On Monuments > Equestrian Fragments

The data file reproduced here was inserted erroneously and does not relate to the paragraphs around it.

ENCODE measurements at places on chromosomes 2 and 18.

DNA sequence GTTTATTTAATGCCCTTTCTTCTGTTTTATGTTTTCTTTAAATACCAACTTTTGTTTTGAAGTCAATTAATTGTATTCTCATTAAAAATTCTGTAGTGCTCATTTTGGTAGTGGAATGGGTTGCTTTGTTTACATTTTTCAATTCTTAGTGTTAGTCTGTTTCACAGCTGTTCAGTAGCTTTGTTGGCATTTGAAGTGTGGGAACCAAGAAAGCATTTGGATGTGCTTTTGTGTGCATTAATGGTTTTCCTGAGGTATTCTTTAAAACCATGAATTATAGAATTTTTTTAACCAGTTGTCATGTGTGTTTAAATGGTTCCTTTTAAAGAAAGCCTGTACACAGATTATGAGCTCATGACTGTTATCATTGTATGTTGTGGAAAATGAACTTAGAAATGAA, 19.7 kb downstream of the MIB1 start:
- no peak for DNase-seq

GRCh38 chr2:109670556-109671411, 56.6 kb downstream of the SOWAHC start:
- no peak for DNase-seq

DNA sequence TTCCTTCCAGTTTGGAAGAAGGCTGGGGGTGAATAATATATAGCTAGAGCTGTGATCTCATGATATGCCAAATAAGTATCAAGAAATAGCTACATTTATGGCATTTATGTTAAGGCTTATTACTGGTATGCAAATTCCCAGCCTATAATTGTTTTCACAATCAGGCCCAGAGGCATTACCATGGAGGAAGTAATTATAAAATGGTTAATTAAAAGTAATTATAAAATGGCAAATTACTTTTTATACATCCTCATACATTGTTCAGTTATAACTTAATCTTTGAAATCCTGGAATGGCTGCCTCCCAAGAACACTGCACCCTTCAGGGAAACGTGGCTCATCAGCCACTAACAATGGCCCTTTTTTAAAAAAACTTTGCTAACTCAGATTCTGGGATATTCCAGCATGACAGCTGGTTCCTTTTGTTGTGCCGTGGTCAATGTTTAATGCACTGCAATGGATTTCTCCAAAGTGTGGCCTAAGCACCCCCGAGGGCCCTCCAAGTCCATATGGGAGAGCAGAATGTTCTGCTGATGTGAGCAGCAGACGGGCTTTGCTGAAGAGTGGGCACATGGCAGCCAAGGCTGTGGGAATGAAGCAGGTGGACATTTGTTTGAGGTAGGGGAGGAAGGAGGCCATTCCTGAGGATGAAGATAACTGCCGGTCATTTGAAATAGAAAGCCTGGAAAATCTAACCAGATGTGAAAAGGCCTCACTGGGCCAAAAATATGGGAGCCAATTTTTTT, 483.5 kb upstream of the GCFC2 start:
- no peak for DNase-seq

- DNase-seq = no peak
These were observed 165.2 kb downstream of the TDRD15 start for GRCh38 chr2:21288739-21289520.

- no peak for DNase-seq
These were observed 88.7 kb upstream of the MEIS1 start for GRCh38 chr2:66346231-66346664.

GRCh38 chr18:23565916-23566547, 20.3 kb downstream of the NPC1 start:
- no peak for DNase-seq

Ancient Roman equestrian sculptures, as well as more recent Confederate monuments made in the same tradition, enforce a rigid hierarchy: the powerful rider is not only in control of his horse, he also towers over us, the viewers. We become the humble subjects or even the conquered enemies, our soft bodies defenseless against a fierce kick or violent trampling by the horse’s sharp hooves. As a way of capturing this dichotomy of power and vulnerability, many of my sculptures isolate the horse’s hoof and leg, a visual synecdoche for energy, speed, and danger that the animal embodies in this context.